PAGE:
Every once in awhile, I come across a link in a totally pro-LDS publication that really blows my mind.  This morning, the stunning article came from none other than Meridian Magazine.  Usually, I get links from people I know from said magazine that talk about supporting traditional marriage, or about Joseph Smith’s great-granddaughter joining the LDS Church.  I read most of whatever comes my way, but I am well aware that Meridian Magazine is probably just as conservative as Sean Hannity or the Ensign on pretty much any matter you can think of.

However, today’s article was by Grant Hardy, and it was about The Book of Mormon and Social Justice.  Other than the fact that it came packaged with various scriptural reference from The Book of Mormon, this thing read like it came from the commentary section of the New York Times, or The Huffington Post. More

Don’t Tempt Me

I spend a lot of time at the library.  I carry around two backpacks everywhere I go full of books.  I eat my lunch at the library.  It is quite a life.  But my days as a master’s student are numbered, thank heaven.

The other day as I was doing research for my thesis, I noticed a sign on one of the library tables that said something to the effect of “Don’t tempt other people to be dishonest.  Avoid leaving your personal items unattended, including laptops, cell phones, and backpacks.”  I don’t really understand the mentality.  Is it my fault something gets stolen because I tempted someone with my possessions? More

Doing My Home Teaching

I have a confession to make.  I am a terrible home teacher.  I have several excuses why  I would love to do my duty, yet don’t.  If I lived in a different stake, maybe my temple recommend would be in jeopardy because of my delinquent attitude.  But even then, I don’t know if I would do it.

But I have on good authority that there are a number of apostates who often find themselves reading this blog, so I want to give you a home teaching message, and hopefully get my responsibility taken care of for the month of March.  Maybe it will help you get your act together and follow the prophet better.  Ready? More

Who Wants To Be A God?

Mormonism prides itself on its simplicity – that the gospel can be understood even by a small child, and that the gospel is the same wherever you go.  It gleefully points out how obvious the truths are that we believe and balks at the fact that the rest of the world just doesn’t get it because of their pride and knowledge.

But the truth is, often when these simple beliefs are held under the microscope of logical cognition, many of them start to shatter into a million pieces.  I think just about anything to do with premortal or postmortal life will usually fall into this category.  Mormons take it for granted that God has a body, that he is our literal father, and that we have a corporeal mother in heaven as well.  We are just a huge celestial family a lot like the families we are a part of here on earth.  Not only do our father and mother want us to return to live forever in never ending happiness, they want us to be gods like them, to create and populate worlds like they do for a living.  It makes perfect sense! More

Bigotry

Today I came across this ugly story about the father of the 5 Browns who was accused (and later pled guilty) of sexually   assaulting his three daughters.  I think all can agree that this type of crime is horrendous and ugly.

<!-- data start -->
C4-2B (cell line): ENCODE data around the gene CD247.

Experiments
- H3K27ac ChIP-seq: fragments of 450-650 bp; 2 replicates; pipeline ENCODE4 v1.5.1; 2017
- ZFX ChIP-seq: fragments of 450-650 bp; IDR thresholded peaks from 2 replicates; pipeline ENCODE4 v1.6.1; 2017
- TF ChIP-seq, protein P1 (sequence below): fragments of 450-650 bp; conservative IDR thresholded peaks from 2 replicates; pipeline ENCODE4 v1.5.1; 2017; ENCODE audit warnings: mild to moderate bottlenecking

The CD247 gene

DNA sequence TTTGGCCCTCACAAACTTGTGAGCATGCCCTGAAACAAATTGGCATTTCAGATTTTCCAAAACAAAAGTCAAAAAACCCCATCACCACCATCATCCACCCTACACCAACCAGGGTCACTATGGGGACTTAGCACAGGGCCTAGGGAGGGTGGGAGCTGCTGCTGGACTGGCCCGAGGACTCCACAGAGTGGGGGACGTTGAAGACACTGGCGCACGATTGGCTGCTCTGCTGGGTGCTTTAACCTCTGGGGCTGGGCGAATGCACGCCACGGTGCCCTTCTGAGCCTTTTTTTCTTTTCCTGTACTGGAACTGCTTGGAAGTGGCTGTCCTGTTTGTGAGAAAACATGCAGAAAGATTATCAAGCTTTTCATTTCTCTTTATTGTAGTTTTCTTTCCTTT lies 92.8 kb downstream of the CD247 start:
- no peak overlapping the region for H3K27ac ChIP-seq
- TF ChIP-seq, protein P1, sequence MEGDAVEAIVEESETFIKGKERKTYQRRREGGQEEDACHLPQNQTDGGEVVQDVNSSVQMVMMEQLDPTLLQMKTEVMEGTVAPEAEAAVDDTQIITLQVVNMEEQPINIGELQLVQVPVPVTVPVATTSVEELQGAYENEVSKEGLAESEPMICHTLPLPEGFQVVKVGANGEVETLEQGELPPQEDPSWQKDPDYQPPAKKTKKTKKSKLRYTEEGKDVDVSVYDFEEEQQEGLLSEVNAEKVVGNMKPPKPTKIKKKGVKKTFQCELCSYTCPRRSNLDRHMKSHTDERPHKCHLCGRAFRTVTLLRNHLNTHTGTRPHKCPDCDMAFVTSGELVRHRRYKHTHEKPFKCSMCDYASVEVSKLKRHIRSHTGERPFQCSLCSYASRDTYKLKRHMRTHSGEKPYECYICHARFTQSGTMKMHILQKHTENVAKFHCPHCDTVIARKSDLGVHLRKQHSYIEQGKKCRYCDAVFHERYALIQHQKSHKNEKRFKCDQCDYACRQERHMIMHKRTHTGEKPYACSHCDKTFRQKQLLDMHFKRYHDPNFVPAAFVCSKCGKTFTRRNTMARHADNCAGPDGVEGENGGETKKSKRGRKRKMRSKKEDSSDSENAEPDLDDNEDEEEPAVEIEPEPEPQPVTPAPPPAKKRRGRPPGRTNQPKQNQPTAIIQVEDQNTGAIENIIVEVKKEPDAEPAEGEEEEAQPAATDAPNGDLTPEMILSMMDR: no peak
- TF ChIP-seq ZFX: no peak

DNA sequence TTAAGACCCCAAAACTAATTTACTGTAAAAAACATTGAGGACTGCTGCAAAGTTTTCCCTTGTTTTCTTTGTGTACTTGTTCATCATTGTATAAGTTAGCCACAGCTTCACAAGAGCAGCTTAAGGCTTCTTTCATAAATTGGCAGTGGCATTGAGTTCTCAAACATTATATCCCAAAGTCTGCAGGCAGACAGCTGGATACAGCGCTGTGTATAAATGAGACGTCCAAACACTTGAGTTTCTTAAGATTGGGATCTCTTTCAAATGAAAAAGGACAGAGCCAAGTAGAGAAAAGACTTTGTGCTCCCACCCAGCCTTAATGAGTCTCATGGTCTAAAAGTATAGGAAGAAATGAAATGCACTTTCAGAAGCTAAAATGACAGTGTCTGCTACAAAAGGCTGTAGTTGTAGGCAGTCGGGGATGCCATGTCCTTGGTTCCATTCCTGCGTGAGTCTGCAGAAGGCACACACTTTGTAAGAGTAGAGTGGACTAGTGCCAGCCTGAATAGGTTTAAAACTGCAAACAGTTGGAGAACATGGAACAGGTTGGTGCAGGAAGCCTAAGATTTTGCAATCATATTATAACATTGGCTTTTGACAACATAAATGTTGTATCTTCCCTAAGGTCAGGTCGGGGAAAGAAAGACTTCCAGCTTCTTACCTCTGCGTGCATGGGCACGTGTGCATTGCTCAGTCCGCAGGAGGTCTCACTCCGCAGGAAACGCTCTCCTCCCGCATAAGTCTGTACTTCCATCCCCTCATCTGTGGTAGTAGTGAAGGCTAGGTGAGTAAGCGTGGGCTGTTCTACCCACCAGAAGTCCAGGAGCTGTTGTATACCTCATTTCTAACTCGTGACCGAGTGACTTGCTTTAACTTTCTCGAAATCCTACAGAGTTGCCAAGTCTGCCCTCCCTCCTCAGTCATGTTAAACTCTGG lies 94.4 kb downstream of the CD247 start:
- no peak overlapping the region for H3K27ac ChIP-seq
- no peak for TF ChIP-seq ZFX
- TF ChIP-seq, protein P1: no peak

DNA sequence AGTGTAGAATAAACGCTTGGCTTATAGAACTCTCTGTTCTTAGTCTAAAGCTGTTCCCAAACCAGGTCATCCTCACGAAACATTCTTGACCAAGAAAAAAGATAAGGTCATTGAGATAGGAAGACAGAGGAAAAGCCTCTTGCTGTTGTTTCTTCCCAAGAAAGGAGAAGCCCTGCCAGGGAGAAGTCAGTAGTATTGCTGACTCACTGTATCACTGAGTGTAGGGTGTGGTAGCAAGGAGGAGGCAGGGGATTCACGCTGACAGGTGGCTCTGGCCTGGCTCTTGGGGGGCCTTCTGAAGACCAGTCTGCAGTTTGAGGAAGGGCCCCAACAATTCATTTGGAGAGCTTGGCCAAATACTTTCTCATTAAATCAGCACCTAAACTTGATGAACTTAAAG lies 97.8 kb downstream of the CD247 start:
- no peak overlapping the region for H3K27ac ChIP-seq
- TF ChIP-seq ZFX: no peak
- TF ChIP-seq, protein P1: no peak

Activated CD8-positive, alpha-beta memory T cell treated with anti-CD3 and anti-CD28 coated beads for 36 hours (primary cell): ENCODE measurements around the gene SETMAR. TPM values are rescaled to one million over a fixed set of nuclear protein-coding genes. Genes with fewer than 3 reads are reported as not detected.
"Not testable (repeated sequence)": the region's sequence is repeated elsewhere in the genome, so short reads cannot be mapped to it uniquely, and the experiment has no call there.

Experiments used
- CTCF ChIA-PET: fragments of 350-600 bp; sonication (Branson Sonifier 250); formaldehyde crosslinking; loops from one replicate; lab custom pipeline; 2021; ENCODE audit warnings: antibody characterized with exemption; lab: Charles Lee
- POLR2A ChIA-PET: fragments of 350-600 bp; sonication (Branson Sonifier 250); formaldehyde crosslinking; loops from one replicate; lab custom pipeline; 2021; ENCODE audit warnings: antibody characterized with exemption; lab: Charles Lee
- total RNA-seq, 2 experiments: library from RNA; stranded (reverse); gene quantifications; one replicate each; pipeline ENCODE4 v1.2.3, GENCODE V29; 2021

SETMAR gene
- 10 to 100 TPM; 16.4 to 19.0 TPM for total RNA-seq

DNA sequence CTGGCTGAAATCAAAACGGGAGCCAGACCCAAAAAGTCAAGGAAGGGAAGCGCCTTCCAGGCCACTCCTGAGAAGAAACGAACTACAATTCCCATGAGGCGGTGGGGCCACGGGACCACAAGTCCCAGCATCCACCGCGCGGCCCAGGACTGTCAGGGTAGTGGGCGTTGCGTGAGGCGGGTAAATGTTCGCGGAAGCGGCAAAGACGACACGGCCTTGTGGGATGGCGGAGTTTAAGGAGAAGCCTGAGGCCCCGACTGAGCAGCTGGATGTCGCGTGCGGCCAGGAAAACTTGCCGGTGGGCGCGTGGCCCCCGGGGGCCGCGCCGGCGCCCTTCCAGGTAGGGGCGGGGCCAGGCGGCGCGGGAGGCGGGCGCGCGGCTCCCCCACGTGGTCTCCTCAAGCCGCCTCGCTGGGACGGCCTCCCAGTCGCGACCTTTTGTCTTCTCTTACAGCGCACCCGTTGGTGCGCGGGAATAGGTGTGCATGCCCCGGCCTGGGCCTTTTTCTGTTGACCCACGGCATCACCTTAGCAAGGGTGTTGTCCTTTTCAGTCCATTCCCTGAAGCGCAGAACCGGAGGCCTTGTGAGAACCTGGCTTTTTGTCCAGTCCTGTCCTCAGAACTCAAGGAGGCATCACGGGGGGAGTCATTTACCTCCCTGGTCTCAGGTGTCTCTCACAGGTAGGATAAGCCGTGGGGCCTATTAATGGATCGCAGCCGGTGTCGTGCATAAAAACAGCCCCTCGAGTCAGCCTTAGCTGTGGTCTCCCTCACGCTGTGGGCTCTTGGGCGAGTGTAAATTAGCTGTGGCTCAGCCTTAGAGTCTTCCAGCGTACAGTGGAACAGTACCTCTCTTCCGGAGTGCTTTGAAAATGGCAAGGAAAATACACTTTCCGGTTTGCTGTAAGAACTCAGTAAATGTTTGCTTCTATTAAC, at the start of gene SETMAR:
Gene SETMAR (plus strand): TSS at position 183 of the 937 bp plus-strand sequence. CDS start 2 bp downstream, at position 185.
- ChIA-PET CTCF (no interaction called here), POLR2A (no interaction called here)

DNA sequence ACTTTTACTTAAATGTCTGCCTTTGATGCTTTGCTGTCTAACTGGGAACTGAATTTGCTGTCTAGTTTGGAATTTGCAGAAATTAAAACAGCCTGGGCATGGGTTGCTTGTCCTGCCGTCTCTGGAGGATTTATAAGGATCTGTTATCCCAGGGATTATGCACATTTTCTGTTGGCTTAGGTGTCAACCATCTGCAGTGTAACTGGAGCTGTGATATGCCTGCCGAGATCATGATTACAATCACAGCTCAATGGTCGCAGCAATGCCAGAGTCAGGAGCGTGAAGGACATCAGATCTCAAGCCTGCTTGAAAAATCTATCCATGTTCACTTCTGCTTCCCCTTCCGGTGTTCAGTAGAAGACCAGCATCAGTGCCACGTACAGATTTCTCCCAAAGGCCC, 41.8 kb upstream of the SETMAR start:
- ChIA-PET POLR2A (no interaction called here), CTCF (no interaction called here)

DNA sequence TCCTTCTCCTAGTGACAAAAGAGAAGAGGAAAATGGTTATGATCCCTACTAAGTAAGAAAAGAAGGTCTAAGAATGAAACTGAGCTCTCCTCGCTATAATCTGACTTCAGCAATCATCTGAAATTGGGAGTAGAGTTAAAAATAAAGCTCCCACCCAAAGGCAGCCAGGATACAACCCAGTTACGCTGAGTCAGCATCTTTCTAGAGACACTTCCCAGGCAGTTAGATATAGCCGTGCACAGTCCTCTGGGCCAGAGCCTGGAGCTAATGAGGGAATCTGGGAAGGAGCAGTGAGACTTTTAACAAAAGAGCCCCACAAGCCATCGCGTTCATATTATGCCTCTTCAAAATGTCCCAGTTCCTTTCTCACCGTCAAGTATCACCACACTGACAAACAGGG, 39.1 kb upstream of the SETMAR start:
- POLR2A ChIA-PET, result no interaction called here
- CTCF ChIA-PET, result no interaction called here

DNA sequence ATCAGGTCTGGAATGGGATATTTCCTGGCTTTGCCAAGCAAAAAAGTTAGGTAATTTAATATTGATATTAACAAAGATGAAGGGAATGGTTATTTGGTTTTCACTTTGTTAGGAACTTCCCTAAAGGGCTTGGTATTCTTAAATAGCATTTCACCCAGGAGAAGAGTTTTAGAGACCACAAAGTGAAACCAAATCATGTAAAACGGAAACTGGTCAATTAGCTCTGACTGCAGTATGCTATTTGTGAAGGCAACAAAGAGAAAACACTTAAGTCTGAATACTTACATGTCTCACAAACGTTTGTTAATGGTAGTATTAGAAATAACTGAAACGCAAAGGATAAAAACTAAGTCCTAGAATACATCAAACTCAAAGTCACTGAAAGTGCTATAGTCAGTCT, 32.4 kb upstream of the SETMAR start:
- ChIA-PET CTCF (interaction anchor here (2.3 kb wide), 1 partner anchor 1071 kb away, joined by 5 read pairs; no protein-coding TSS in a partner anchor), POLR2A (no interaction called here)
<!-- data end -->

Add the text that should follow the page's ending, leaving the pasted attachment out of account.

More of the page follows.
In a separate development, there seem to be a lot of people that feel like Mormons are generally bigoted, racist, homophobes.  These accusations have root in the church’s refusal to extend the priesthood to blacks until 1978, as well as the seemingly racist language that exists in the Book of Mormon.  Most recently the Mormon reputation has taken a hit due to its involvement with Proposition 8 in California. More

Do You Feel You Don’t Fit In?

Do you ever look around yourself and feel like no matter what you do, you are not a part of “the group?”  For me sometimes it feels like pretty much the only group I feel like I have ever been a part of is the LDS church.  There are really no other groups that have been a part of my entire life.  While I have maintained my tentative relationship with the church, it seems like I have been symbolically/psychologically jumping ship on a lot of smaller matters.

Naturally, this breaking away from what I consider the core orthodoxy of the church has left me uncomfortable and feeling like I don’t belong in the only real social group I’ve ever really known.  Yet when I look around me, I have trouble finding a direction in which to travel where I will feel more accepted or comfortable. More

Joseph Smith Movie Review, part 2

As promised, I am back to continue my review of Joseph Smith: The  Prophet of the Restoration.  If you didn’t read part 1 then you missed out on some very astute and clever observations.  However, I think between the first and second halves of the movie, the second part is even more blatantly anti-historical-fact than the first.

Let’s begin with the construction of the Kirtland temple.  This is where we arrive at a key scene where Joseph is talking to Brigham Young and telling him that the Lord has great things in store for him.  It is interesting to hear Brigham humbly admitting that he is just an “ordinary man” and Joseph responding that the Lord calls ordinary men and refines them.  I think at this point I would just like to interject a quote that kind of gives the opposite view from the idea that Joseph just considered himself an ordinary man, as he is constantly portrayed in this film. More